Fort Worth — Two women. One man. Never bodes well.
But exactly what it bodes is up for grabs in DragStrip Courage’s respectably smoldering production of Harold Pinter’s Old Times, a 1971 classic from modern theater’s master of menace and mind games. And though the show’s steady heat doesn’t quite add up to a sizzle, the Nobel Prize-winning Pinter is a fairly rare bird in these parts (Undermain’s The Birthday Party in 2012 a notable exception)—and it’s worth a look-in at Arts Fifth Avenue to remember—or discover—what this much-loved, much-hated playwright can get up to.
It’s an interesting choice as a chaser to DragStrip’s Waiting for Godot last summer, as Pinter—who began writing plays in the 1950s and kept working nearly until his death in 2008—acknowledged a debt to Godot author Samuel Beckett and other early writers of what came to be called the “absurdist” style.
What can make Pinter an exciting, mind-racing night of theater is his utter refusal to give either audience or actors the information they need to navigate his onstage worlds. No sitting back in a Pinter play: from the word go (or in this case, the word “dark”) we’re in the thick of it, trying to answer that eternal question: WTF? And though too much philosophizing would have made Pinter snort and offer to stand us a pint if we’d only stop yammering (he and Beckett tended to let Eugene Ionesco—the third “church father” of absurdism—do more of the talking), he was, when Old Times was written, a member of that postwar generation—after the War, after the Holocaust—who believed in their bones that the world was broken, violent and possibly insane, its “old verities” a fraud…and that we wander in that world, map-less and clueless, struggling to snatch a bit of clarity from the chaos.
More questions than answers. That’s Pinter all over—and, as Pinter might say: that’s life.
Deeley (Seth Johnston, who also directs) and his wife Kate (Laura Lutz Jones), living in an isolated seaside home, await the arrival of Anna (Mary Jane Greer), a college friend Kate hasn’t seen in 20 years. (In PinterWorld, the introduction of a new human “element” frequently sparks the chain reaction to follow.) Deeley is more than normally curious about his wife’s long-absent “best and only” friend. He seems especially surprised, even disturbed, to find that Kate actually lived with Anna during their student days.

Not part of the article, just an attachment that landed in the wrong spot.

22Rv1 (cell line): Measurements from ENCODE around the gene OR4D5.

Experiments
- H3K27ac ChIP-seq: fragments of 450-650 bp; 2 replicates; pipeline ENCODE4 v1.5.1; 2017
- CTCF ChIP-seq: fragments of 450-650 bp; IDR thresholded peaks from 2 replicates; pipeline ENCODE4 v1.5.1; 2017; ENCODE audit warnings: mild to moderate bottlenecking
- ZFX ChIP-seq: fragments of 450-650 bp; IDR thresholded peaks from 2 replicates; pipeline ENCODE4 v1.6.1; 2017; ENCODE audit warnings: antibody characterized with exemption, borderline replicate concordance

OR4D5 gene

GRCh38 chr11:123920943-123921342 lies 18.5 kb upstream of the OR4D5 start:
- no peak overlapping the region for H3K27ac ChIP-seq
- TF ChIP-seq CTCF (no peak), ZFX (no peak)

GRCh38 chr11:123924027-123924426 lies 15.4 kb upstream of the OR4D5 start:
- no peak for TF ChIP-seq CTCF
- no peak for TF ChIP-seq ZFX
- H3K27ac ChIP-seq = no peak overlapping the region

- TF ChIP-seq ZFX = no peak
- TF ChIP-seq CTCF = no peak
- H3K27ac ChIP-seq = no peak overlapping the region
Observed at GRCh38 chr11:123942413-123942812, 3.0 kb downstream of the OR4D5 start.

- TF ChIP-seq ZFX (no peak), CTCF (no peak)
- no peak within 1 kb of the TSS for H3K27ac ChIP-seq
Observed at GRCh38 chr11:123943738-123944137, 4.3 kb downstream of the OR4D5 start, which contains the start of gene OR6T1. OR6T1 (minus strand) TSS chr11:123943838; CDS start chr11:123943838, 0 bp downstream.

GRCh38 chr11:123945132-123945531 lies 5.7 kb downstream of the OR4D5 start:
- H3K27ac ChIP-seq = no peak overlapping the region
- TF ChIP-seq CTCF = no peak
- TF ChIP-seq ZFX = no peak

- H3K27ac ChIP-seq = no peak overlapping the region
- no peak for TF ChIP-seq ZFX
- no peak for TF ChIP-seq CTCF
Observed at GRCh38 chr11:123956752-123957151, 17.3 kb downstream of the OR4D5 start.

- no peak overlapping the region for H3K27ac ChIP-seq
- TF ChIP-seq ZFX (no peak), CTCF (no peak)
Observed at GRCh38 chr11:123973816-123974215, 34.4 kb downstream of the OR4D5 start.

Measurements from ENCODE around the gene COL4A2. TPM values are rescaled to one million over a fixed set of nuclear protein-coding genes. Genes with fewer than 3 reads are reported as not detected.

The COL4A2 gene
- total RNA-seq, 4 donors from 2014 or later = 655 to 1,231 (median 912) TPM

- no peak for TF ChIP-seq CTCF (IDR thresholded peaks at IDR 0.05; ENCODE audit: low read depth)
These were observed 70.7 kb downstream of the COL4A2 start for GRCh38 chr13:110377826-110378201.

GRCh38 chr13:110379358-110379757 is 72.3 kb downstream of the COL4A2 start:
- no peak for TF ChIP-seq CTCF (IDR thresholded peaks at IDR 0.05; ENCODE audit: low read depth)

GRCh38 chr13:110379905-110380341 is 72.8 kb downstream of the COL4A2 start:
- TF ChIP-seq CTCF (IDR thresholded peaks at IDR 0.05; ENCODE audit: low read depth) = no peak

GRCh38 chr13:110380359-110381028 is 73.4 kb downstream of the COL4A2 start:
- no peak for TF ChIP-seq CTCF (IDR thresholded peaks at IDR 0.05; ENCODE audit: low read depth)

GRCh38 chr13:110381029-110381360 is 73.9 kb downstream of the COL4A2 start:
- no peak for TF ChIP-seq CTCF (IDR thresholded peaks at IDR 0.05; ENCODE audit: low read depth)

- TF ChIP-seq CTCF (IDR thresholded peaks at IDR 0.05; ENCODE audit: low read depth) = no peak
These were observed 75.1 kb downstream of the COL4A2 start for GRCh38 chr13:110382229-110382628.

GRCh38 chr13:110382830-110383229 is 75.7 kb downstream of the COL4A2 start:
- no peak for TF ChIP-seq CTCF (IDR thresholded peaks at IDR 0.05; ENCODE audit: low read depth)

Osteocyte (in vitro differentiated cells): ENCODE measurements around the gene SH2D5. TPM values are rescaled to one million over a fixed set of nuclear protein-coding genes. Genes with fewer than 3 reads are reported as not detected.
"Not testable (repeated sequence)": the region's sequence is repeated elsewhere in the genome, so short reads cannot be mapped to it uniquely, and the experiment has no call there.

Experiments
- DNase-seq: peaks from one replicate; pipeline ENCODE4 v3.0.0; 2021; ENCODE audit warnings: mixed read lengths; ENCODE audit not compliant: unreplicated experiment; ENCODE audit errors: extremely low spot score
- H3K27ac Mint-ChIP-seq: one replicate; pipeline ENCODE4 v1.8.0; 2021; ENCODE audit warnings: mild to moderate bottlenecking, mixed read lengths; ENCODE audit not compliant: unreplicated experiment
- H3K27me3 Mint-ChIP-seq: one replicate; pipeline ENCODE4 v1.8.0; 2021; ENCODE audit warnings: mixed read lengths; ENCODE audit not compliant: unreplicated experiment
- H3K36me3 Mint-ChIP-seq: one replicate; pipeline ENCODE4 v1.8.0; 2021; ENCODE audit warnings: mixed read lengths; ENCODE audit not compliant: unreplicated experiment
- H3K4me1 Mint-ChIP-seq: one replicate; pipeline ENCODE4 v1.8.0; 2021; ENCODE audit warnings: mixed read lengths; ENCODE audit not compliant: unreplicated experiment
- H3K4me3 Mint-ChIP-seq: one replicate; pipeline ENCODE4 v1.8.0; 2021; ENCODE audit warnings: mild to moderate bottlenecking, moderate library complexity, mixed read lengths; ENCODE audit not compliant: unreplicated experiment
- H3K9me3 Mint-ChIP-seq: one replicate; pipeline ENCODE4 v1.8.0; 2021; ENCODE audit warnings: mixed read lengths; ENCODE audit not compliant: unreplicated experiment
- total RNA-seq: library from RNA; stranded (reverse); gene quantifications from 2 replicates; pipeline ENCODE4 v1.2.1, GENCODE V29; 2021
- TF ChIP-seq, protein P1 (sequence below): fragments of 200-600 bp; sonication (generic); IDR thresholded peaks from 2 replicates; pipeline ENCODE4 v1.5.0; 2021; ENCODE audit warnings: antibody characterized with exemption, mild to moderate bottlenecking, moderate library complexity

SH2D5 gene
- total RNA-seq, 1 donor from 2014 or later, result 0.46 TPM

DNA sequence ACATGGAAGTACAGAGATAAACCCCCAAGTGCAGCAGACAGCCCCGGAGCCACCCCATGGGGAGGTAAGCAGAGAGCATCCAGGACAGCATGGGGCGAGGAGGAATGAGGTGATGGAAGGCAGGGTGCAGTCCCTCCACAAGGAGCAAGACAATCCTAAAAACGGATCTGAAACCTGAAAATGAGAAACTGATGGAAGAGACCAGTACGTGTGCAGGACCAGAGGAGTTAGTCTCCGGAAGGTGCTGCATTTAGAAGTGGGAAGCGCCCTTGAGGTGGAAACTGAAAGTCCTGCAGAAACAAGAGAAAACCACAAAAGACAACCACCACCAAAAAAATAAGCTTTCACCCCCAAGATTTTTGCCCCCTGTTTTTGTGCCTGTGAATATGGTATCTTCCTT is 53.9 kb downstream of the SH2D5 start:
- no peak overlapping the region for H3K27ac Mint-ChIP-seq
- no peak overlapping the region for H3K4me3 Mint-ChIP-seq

Kate quietly begins to add details: Anna, she tells him, had many friends. She borrowed Kate’s underwear. When Anna arrives, she perches—back arched, legs crossed—on a settee, airily describing the go-go London life she once shared with Kate: theaters and parties, flirtations with artists and writers. More questions erupt from Deeley, who tops up his glass of whiskey as Kate sits or lounges on the sofa, enigmatic and smiling, now and then interrupting the charged give-and-take between Deeley and Anna with a protest that “you talk of me as if I were dead.”
And suddenly, as Deeley and Anna circle and hover above her, we know—and it may be the only certainty of the play: Kate is their shared object of desire, and this is a battlefield.
But after that, it’s all questions, as we try to take in the action onstage and figure out what it means. Is there any truth, any memory here we can trust? Did Deeley meet Anna—wearing Kate’s borrowed undies—in the old days, or is he making it up out of jealousy? Are Kate and Anna two people, or aspects of one? Does Deeley feel threatened that Anna will draw his wife’s attention and love—or that she “got there” before him in the old times they shared? Is he an aging Dirty Young Man, a looking-up-her-skirt type who’s turned on by Anna’s open sexuality, so different from Kate’s catlike self-containment? Is the play about male power—the luxury and torment of choosing between two women—or about its absence, with “the women” considering a sexuality that has nothing to do with him? Are all three of these people even alive, for Pete’s sake?
The conclusions you come to may very well depend on the life you’ve led, the experiences you’ve had—and won’t leave you at all sure you’ve found “the” answer to this play. There isn’t one. And pity the poor actors: they’re as much in the dark as the audience, and you have to wonder what backstories they’ve created for themselves.
As Deeley, DragStrip founder Johnston is a heavy-lidded and looming presence; we feel the slow build of his anger and suspicion, along with a deep need to remind these ladies what a stud he was back in the day. Jones’ Kate is, as the character should be, maddeningly hard to read as she swings between impassivity and banal chit-chat. But this Kate is more a domestic cat than a lounging lioness: she doesn’t quite convey the feline magnetism that pulls the others toward her. Greer is effective and sensual as Anna, her verbal jousts with Deeley growing darker, her movements smooth and calculated for the best display of breasts, hips, and long, elegant neck. Yet for all three performers, there’s a sense they might have been able to take things to a more explosive level, by opting for some of the higher-risk choices always available to actors in a Pinter script. This Old Times keeps us intrigued—but it ought to leave us in a sweat (hot or cold, your choice).
One quibble, and it’s with the playwright, not the production. Pinter wrote Old Times as a two-act play, but these days it might be smarter to play it straight through—it would run little more than an hour—without an intermission to break the tension. But this is a decent production of a challenging piece, clearly done on a shoestring budget and entirely out of love for the playwright. If you need a reference point, Old Times is a sort of No Exit for the married set: hell is, indeed, other people—and never being sure who they really are, even when you love them.